Thursday, November 12, 2009

My name is Debby, and I struggle with codepedency, anger and being the mother of a drug addict

My son called and said he was ready to go to a meeting with me. We wen tto our Celebrate Recovery at our church.  Several women remembered me, from a year ago. B didn't know anyone, but I noticed that he easily walks up to strangers, gives his name and chats with them. He's just like his mom...

It's a long meeting, though.  6:30pm worship and a testimony. 7:30-8:30, open groups, b gender. Then, coffee and dessert afterwards.

The header today is how I introduced myself.  I left, wondering if I could handl sitting and listening to people talk about their problems. Many talked about their victories. One thing that really stuck out for me, is when the person who gave her testimonial on anger and control said that she has finally learned to let someone else's anger be their own.  Yes, I have a tendency to do that. My husband is angry at my son, and I'm upset about it. That's codependent behavior. Textbook. I'm a people pleaser, and I hurt when I've offended someone.

B said he liked the meeting, but he was anxious to leave at 8:30pm. I wasn't sure if I could do this every Wednesday night. This morning, I've decided to give this a few more meetings. I need to see if I can handle getting home 30 minute before my bedtime. That's also two nights in a row of racing home from work, going to a meeting and then coming home.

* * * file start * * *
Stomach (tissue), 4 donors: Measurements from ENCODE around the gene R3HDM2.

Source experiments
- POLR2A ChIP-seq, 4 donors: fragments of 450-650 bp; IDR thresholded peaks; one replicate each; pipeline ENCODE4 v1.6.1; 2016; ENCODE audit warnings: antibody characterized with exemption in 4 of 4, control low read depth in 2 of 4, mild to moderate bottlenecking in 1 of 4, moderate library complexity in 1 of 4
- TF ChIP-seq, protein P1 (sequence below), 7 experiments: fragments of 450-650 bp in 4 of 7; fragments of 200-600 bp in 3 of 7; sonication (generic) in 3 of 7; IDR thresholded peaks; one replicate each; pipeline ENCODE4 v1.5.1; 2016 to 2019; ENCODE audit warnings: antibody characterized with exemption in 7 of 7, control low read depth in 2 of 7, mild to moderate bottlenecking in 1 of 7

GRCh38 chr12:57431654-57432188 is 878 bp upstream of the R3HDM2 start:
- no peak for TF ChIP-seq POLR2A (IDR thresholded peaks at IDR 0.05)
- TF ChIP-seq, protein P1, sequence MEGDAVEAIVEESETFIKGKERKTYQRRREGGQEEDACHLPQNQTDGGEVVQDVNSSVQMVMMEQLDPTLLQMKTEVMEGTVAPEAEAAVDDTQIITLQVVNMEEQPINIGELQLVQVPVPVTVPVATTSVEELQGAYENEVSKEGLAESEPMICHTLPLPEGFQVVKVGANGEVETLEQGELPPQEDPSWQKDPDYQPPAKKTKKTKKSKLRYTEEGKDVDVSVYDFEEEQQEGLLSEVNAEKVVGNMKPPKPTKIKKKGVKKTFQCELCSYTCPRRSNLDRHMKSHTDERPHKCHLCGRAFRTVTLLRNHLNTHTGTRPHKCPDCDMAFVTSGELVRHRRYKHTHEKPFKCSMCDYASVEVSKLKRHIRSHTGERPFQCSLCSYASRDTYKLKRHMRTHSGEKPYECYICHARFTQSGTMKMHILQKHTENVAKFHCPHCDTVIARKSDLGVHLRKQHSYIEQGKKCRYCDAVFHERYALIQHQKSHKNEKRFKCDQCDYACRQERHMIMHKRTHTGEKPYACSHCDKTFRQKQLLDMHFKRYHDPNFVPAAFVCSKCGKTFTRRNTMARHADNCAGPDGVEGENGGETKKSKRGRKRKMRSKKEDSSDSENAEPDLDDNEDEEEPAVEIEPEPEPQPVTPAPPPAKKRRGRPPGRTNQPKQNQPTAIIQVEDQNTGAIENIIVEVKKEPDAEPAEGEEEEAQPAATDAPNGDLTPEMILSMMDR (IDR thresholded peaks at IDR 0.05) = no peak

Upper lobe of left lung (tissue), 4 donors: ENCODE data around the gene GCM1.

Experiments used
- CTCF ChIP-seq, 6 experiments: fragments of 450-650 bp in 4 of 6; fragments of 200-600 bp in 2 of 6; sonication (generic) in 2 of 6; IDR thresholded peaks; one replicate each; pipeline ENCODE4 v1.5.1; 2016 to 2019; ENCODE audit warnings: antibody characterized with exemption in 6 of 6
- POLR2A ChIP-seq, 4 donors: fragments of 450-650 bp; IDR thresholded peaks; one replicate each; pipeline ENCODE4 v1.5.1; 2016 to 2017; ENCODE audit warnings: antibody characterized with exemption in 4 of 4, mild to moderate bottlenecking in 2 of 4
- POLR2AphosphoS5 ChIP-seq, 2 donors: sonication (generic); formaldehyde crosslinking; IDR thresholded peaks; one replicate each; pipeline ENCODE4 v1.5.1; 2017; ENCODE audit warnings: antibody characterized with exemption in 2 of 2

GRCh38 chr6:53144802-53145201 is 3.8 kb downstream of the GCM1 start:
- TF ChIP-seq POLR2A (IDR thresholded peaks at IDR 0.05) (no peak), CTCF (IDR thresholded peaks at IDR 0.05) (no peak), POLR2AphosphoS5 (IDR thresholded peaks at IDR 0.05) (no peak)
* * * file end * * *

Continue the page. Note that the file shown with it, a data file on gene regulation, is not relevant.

Madison, I want you to know that what you wrote yesterday has really spoken to my heart.  I am having to reexamine why I feel compelled to help my son.  I would hope that nobody attacks you for what you've said.  I'm a codepedent, who is struggling with knowing the difference between warranted help and enabling. I need to hear these things, because I have never heard any of what you say at an Al-Anon meeting.

As a sidenote, my son says he is in Day #4 of detox. He is using methadone. How he got it, I would imagine is off the streets.  How he paid for it...

I need to work on not allowing my son to put fear into me to bail him out of any debts for street drugs.